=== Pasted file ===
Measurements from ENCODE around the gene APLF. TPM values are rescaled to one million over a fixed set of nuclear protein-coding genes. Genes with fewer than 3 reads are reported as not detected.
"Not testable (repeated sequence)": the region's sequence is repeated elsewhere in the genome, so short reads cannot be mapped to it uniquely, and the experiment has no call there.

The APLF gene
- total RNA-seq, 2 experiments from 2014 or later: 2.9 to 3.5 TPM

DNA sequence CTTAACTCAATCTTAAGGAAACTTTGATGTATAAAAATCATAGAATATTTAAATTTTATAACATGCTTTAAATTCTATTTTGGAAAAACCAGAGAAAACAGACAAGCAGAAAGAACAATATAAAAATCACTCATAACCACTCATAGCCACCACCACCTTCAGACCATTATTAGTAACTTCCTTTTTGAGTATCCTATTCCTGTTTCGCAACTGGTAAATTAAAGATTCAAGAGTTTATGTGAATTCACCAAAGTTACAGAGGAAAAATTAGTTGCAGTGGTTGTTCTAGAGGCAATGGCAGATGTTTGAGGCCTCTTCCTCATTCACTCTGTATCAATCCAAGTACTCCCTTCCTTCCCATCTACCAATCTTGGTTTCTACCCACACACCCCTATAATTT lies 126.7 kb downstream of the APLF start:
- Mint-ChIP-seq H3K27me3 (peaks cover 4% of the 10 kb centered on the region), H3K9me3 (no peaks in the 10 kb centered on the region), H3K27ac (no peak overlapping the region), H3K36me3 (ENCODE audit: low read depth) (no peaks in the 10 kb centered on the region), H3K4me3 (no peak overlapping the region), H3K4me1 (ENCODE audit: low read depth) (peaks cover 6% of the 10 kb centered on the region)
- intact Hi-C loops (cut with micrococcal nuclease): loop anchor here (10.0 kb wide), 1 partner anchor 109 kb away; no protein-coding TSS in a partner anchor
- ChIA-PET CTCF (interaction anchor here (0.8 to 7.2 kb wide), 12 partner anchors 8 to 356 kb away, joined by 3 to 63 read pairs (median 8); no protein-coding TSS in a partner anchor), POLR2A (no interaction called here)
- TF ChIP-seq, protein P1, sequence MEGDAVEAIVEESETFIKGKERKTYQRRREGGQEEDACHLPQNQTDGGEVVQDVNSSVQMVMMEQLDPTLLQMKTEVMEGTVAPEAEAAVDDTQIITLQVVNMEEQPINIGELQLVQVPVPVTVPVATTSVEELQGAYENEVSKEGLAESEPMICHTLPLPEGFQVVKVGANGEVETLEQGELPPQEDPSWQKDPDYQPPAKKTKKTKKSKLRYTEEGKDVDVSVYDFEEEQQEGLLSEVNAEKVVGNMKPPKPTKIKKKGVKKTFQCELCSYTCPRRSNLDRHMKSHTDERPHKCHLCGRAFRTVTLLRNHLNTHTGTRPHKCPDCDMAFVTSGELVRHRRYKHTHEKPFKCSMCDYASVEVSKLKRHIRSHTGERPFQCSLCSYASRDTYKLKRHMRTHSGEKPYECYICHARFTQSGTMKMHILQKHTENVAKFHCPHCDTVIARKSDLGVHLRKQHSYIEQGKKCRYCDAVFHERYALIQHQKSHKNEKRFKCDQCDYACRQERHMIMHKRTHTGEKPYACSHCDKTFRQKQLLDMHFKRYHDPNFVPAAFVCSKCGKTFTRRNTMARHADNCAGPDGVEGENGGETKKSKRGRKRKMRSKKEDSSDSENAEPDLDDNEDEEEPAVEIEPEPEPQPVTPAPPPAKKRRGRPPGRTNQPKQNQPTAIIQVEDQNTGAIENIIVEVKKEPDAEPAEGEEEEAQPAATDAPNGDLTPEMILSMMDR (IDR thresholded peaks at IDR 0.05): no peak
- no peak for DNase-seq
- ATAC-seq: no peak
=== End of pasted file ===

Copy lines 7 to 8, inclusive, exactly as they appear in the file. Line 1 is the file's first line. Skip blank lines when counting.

- intact Hi-C loops (cut with micrococcal nuclease): loop anchor here (10.0 kb wide), 1 partner anchor 109 kb away; no protein-coding TSS in a partner anchor
- ChIA-PET CTCF (interaction anchor here (0.8 to 7.2 kb wide), 12 partner anchors 8 to 356 kb away, joined by 3 to 63 read pairs (median 8); no protein-coding TSS in a partner anchor), POLR2A (no interaction called here)